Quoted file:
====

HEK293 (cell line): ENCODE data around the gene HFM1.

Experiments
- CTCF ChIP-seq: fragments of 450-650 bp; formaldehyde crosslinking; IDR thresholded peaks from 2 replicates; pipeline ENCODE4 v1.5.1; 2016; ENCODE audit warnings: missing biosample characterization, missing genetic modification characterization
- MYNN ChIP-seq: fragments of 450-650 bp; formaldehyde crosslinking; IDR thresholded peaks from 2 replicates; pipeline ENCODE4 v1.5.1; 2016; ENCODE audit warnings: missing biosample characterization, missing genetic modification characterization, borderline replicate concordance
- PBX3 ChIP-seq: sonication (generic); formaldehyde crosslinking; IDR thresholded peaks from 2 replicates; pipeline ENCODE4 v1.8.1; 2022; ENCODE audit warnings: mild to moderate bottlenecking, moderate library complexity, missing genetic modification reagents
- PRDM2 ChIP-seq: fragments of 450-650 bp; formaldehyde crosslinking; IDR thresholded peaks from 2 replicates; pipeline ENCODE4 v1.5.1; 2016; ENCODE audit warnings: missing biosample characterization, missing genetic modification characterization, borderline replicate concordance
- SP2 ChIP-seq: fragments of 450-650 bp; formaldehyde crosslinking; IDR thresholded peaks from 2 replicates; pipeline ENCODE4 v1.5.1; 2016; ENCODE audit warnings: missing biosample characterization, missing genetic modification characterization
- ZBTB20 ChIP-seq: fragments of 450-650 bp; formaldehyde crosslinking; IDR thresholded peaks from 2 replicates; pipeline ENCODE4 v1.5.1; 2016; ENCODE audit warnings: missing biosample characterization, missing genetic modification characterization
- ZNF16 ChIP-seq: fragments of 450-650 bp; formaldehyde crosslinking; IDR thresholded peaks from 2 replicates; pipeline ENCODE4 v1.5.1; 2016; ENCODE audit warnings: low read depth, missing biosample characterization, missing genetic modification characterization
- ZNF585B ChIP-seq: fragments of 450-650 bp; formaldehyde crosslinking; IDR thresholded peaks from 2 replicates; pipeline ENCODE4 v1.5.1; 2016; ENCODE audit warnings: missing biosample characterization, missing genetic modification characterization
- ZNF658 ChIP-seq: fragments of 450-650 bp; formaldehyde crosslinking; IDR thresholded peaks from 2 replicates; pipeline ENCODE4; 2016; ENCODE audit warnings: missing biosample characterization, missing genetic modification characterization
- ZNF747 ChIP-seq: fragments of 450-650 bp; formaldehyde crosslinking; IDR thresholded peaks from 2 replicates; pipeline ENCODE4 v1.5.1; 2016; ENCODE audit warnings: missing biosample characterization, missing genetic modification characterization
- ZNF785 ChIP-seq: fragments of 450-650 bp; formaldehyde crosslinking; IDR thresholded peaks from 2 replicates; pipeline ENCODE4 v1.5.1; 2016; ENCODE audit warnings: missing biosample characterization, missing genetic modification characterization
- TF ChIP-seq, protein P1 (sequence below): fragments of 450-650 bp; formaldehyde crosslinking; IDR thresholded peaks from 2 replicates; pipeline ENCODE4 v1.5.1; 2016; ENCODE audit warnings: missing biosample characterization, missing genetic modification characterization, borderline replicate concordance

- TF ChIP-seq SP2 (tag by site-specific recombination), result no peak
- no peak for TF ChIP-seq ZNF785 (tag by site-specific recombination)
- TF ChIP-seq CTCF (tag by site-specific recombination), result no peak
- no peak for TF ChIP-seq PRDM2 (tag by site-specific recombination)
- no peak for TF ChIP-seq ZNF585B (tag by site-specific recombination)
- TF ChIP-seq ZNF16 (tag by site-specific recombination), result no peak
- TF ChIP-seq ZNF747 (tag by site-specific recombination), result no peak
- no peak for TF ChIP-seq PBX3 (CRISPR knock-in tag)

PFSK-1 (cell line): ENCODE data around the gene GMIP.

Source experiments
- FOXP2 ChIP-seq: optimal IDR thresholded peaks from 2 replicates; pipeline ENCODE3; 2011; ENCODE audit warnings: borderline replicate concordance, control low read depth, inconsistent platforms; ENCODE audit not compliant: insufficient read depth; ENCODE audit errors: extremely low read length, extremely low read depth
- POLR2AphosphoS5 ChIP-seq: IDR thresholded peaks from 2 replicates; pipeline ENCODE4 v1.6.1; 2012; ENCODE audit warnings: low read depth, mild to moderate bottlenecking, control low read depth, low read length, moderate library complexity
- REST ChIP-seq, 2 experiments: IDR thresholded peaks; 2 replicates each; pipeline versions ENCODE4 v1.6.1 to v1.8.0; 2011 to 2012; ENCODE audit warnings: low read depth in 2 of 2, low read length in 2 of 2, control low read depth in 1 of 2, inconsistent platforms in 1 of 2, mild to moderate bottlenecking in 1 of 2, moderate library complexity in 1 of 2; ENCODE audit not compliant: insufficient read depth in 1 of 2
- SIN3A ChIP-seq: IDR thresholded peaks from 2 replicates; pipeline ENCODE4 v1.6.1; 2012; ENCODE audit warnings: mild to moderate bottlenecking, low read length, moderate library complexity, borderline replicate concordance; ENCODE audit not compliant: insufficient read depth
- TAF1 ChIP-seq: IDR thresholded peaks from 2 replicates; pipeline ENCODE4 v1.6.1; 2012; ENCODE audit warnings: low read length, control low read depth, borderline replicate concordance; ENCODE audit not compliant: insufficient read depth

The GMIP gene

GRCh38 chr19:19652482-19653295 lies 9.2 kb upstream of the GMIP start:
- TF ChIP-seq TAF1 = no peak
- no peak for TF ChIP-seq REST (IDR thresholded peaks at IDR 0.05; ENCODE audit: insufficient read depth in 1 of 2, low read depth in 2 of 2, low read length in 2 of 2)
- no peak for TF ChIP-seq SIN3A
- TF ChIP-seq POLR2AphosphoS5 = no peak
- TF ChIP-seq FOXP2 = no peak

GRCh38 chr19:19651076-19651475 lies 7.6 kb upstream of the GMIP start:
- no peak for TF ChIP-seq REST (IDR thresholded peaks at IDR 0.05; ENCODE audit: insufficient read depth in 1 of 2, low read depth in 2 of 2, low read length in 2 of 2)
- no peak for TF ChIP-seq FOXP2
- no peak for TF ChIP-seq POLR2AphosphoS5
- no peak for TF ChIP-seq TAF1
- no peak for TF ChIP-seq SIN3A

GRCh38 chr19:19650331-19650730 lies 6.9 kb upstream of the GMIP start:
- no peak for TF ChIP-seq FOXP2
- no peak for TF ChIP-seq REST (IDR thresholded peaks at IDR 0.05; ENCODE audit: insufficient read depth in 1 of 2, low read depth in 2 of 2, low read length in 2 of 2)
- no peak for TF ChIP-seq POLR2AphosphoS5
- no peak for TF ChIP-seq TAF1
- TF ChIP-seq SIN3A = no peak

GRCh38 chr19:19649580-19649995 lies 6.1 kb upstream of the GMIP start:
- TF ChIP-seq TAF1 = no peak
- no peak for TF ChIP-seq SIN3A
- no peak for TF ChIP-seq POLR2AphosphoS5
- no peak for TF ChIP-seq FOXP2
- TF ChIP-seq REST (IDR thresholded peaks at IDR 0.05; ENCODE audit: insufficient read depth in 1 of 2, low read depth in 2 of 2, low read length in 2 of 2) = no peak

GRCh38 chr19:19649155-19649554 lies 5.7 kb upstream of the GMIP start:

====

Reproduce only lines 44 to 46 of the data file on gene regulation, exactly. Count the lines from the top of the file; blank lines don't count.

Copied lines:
- no peak for TF ChIP-seq FOXP2
- no peak for TF ChIP-seq REST (IDR thresholded peaks at IDR 0.05; ENCODE audit: insufficient read depth in 1 of 2, low read depth in 2 of 2, low read length in 2 of 2)
- no peak for TF ChIP-seq POLR2AphosphoS5